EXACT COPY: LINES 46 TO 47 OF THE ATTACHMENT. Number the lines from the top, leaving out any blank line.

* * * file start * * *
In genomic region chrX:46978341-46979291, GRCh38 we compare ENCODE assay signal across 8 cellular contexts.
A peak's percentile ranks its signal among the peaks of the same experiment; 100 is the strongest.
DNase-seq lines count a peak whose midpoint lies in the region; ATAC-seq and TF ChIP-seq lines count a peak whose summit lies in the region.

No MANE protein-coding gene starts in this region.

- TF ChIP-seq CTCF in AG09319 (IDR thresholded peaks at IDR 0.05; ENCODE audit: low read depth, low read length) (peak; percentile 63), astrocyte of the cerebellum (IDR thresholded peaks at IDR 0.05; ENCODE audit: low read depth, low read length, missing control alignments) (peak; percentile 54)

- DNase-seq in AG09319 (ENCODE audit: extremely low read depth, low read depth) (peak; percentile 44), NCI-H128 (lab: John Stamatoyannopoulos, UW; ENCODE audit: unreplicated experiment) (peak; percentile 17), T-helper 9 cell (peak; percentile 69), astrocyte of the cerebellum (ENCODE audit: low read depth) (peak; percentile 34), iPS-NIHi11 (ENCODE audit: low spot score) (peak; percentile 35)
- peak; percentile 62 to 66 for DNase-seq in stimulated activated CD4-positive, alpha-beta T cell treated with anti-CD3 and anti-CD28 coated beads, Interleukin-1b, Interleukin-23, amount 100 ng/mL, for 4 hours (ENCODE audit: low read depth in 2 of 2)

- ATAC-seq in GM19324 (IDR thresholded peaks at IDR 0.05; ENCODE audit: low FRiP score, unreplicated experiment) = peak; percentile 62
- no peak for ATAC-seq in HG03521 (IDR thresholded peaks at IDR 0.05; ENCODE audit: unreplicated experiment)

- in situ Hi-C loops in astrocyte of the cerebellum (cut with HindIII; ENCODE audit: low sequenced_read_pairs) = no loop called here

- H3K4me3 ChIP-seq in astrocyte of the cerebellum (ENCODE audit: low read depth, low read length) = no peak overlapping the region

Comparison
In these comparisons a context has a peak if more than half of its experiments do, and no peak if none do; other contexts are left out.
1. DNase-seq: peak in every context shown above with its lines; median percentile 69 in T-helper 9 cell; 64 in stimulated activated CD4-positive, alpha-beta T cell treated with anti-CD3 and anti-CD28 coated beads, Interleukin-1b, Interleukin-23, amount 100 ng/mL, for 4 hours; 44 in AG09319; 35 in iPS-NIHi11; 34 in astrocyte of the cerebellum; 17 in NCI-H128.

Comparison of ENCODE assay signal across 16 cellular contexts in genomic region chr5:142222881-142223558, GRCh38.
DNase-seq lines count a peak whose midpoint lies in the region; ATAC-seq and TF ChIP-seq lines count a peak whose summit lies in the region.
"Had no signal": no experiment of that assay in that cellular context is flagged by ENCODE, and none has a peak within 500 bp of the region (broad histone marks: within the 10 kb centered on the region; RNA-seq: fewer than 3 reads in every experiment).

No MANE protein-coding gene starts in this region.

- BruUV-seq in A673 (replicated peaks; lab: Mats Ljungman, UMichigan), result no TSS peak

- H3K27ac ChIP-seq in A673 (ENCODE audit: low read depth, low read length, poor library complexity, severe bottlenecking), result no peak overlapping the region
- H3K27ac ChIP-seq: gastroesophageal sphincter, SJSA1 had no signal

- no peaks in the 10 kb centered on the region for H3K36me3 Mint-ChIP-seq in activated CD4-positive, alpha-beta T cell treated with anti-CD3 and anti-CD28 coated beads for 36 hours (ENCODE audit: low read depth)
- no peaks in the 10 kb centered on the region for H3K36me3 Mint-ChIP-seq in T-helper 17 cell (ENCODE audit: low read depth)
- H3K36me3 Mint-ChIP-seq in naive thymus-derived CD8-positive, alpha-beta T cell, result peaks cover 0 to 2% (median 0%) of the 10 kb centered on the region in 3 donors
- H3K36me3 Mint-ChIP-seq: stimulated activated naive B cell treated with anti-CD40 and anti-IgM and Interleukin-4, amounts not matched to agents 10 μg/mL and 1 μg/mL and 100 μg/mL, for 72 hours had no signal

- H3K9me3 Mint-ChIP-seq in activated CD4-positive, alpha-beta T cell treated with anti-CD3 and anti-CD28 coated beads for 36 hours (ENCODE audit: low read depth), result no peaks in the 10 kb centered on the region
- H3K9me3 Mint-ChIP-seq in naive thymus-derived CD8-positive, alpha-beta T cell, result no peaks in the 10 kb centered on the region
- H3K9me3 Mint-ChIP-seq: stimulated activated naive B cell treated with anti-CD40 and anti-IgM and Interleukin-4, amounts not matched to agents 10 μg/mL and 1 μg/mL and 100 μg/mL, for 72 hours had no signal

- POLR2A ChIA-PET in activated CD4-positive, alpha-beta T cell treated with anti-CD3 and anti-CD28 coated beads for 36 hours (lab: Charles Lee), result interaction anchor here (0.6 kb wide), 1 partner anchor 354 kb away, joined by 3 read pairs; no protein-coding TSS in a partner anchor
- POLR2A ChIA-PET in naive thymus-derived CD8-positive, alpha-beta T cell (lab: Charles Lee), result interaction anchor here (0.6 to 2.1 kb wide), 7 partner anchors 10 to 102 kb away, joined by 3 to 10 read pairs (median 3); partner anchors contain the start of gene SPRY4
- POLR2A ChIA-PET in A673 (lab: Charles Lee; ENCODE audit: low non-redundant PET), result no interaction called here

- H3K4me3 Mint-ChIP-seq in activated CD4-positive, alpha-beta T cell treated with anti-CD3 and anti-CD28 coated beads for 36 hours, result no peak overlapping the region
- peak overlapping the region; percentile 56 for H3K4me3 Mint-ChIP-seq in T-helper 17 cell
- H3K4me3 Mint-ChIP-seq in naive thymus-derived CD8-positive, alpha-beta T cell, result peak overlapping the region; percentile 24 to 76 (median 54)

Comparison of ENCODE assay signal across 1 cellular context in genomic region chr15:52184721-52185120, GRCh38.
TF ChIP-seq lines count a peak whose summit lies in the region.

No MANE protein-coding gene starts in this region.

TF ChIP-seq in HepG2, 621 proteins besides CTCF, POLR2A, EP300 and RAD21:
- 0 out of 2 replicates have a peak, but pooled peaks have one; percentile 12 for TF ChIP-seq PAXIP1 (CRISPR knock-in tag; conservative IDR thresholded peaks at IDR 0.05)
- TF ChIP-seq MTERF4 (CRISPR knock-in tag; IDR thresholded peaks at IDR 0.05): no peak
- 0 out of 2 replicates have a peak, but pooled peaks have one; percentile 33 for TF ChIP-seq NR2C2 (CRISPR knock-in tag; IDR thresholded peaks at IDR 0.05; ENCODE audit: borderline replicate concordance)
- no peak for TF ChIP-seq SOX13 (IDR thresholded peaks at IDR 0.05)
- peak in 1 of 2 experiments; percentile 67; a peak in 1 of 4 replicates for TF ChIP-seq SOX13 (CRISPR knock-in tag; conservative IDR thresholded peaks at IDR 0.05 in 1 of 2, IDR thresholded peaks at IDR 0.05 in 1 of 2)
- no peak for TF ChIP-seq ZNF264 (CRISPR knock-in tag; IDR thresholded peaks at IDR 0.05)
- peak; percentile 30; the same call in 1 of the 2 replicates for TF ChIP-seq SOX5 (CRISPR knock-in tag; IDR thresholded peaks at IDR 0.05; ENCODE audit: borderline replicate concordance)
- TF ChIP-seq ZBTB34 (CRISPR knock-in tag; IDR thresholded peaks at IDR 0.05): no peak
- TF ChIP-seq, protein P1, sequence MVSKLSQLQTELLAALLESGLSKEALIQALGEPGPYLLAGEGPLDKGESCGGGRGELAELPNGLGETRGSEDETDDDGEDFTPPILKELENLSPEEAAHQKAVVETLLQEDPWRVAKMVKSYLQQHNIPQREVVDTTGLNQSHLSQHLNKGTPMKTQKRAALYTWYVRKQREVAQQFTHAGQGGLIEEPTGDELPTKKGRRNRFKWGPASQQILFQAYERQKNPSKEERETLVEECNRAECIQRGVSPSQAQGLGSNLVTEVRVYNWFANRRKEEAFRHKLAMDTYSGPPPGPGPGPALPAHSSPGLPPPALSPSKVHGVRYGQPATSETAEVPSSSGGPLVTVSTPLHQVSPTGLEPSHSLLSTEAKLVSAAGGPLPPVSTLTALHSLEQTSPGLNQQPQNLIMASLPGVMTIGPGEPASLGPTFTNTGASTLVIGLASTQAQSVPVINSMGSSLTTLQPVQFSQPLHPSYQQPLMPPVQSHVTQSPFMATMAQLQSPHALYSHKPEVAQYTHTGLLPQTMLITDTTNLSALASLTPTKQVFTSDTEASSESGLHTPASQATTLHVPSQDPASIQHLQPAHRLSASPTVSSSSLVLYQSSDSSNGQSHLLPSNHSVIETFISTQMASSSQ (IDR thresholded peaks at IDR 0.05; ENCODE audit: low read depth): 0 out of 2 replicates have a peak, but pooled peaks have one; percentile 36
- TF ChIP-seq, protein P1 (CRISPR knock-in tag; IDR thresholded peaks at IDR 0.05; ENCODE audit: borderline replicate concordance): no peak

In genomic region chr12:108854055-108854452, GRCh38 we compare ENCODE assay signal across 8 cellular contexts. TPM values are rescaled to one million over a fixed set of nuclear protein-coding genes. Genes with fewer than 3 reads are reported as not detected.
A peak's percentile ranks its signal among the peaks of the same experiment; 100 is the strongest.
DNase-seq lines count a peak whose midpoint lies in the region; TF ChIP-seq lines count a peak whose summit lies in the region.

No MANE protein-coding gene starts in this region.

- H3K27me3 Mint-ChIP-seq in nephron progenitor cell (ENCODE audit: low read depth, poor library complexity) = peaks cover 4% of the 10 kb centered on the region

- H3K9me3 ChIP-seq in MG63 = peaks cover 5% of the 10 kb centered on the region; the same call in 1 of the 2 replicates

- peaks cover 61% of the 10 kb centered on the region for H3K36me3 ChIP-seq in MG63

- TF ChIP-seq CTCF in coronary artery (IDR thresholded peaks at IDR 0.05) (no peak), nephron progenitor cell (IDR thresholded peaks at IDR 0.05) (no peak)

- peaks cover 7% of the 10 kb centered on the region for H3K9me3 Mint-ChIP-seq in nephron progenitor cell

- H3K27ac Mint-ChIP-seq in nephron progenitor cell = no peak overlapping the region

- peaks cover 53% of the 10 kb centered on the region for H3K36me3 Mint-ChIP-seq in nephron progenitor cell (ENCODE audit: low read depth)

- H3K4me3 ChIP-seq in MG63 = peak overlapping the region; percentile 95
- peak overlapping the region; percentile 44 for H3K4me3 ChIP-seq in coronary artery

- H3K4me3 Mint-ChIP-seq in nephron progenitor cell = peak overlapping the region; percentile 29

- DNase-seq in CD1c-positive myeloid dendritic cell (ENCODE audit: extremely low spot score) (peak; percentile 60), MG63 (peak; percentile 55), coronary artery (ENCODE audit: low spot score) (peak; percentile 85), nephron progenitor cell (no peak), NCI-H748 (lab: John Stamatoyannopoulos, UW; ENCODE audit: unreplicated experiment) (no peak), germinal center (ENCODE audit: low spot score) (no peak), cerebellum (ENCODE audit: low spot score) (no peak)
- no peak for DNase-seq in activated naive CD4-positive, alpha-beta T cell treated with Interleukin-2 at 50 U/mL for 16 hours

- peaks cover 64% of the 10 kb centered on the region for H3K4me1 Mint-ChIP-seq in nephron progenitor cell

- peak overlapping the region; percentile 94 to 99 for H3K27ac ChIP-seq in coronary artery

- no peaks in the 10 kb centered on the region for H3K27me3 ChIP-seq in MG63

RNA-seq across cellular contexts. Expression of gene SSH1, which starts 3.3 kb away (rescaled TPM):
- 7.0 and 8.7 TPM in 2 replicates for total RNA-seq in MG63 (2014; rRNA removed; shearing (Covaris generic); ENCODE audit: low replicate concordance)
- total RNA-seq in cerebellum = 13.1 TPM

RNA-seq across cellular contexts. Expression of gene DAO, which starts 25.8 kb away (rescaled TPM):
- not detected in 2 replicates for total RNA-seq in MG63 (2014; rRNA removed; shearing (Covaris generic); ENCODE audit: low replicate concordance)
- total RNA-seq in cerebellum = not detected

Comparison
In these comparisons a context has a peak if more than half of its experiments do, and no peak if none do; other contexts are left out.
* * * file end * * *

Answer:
- TF ChIP-seq ZBTB34 (CRISPR knock-in tag; IDR thresholded peaks at IDR 0.05): no peak
- TF ChIP-seq, protein P1, sequence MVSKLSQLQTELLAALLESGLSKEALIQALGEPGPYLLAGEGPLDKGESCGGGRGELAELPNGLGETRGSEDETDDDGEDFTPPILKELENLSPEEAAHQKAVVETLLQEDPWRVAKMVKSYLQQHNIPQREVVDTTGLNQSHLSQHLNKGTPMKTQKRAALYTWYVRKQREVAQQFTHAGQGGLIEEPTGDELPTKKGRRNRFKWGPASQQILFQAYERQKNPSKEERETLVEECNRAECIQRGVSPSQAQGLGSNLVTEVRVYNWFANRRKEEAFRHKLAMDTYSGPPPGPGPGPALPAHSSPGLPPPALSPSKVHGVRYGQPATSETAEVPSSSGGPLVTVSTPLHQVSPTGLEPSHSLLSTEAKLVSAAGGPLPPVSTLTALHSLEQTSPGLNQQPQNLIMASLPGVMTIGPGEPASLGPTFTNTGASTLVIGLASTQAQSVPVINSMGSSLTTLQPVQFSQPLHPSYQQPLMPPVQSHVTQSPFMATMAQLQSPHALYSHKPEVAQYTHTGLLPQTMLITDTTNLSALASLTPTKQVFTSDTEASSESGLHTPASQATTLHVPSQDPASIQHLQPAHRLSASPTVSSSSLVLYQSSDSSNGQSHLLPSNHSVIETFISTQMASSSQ (IDR thresholded peaks at IDR 0.05; ENCODE audit: low read depth): 0 out of 2 replicates have a peak, but pooled peaks have one; percentile 36